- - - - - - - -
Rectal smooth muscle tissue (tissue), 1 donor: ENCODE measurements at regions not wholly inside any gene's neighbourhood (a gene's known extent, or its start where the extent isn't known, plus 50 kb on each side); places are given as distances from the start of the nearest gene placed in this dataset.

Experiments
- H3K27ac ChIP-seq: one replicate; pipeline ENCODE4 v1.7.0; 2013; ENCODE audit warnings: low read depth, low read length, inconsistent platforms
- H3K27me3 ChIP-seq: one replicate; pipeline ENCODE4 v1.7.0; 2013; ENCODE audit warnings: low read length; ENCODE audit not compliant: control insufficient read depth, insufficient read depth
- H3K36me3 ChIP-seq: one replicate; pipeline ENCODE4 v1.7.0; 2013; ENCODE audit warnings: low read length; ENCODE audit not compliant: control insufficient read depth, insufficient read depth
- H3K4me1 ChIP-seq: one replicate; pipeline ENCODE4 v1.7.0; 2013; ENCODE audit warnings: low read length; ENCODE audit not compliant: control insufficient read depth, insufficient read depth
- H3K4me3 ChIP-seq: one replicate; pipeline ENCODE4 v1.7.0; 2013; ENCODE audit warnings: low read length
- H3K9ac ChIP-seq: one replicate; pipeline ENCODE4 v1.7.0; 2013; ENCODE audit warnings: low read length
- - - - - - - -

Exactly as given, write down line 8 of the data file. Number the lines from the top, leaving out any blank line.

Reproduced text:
- H3K9ac ChIP-seq: one replicate; pipeline ENCODE4 v1.7.0; 2013; ENCODE audit warnings: low read length